Build Your Own SKYNET with the Windows Azure Auto-Scaling Application Block (WASABi)–Part 2


Welcome back – this blog post is Part 2 to my previous post to help provide a functional walk-thru of how to install and get up-and-running quickly with the Windows Azure Auto-Scaling Block – also known as “WASABI”.

This walk-through will demonstrate how much time, effort, headaches, and money you can save with this fantastic new (and *free) application framework for running a highly dynamic Windows Azure infrastructure that can easily scale up or down (automatically) with both predictive and reactive rule capabilities to handle almost any business scenario (seen or unforeseen).

Rule Types in the Windows Azure Auto-Scaling Block:

There are (2) basic rule types to consider:

Constraint rules:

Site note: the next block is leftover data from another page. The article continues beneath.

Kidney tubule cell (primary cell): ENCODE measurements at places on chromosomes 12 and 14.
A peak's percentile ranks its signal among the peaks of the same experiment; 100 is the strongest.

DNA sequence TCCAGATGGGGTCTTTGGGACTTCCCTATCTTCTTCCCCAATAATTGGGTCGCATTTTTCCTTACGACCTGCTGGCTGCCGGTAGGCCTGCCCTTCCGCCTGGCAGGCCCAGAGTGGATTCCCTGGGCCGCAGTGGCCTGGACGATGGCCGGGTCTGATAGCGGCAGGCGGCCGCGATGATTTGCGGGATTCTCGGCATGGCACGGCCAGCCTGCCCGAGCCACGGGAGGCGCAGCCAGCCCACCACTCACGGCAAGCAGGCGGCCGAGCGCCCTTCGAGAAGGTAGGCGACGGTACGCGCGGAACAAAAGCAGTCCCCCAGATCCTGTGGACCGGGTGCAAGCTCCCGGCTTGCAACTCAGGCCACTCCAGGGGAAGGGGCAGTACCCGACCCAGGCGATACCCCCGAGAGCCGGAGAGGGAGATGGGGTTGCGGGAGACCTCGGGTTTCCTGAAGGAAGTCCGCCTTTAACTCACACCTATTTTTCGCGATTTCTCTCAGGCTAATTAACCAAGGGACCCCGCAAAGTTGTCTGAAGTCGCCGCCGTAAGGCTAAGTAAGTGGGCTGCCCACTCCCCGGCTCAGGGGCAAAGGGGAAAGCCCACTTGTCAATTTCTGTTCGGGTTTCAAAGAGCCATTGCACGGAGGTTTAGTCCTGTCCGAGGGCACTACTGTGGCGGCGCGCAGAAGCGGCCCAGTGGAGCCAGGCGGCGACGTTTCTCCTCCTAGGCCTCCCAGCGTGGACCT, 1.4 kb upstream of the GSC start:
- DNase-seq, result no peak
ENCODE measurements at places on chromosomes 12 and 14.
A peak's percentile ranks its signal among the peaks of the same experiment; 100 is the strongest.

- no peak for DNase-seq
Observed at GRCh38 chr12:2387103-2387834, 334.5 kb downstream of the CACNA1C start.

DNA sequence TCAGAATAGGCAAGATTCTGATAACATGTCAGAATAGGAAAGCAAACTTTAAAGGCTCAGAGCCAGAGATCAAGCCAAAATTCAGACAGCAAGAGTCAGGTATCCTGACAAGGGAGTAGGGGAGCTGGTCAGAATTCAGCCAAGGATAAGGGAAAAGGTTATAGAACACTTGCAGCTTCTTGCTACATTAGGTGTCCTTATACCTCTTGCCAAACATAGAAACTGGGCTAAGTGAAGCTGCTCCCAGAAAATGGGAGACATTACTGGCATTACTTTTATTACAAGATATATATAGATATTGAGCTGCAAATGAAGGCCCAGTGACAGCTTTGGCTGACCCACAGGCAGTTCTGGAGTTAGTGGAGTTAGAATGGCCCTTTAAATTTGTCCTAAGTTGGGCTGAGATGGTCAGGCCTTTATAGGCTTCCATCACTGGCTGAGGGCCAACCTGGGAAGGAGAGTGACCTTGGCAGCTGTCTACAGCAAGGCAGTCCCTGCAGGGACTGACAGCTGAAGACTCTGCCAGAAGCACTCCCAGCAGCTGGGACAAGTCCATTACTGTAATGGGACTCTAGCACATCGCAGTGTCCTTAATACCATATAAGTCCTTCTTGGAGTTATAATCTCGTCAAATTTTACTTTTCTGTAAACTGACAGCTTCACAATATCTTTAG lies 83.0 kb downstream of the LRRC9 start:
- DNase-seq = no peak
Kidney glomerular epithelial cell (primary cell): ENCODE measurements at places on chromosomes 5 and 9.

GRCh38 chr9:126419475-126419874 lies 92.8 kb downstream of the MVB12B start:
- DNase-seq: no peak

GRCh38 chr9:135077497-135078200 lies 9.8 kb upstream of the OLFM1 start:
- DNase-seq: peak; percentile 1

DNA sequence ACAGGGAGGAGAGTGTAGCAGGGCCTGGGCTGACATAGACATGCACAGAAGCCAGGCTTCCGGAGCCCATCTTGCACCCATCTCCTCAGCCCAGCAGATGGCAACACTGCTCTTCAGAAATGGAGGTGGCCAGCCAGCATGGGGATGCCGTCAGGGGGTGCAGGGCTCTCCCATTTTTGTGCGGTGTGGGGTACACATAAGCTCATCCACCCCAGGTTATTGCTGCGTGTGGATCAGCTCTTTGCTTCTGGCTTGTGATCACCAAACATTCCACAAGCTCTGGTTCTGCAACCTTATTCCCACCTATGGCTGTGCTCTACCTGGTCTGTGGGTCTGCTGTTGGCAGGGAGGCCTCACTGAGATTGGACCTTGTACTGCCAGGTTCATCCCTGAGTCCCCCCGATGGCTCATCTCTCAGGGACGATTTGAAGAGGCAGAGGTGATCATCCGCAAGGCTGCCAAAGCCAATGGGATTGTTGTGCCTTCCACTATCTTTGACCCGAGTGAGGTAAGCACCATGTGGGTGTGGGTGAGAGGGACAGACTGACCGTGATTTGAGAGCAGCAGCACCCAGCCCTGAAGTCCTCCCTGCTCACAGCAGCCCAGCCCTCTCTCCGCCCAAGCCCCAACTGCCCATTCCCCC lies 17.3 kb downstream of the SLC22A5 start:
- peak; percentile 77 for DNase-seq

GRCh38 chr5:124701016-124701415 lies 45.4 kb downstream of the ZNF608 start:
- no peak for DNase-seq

• Use timetables (with recurrences) to proactively set limits on the number of instances for handling peaks & valleys.
  • Have a rank to determine precedence if there are multiple overlapping rules.

Reactive rules:

  • Use conditions to reactively adjust the number of running instances or perform some other action like notify an operator to take some action.
  • Reactive rules would be typically based on performance counters and other potential system metrics (like Azure Queue length).
  • You also have the ability to define custom business metrics – which in turn, can be used to trigger reactive actions.
  • These capabilities help you to respond to unexpected bursts or collapses in your application’s workload.
  • Guard your SLA and Save Money.


I chose the simplest of scenarios to help illustrate the capabilities of the WASABI block, so the scenario we will cover will be an Azure Worker Role that monitors an Azure Queue to determine whether to scale the number of Worker Role instances Up or Down with a minimum of (1) instance and a maximum of (4) instances.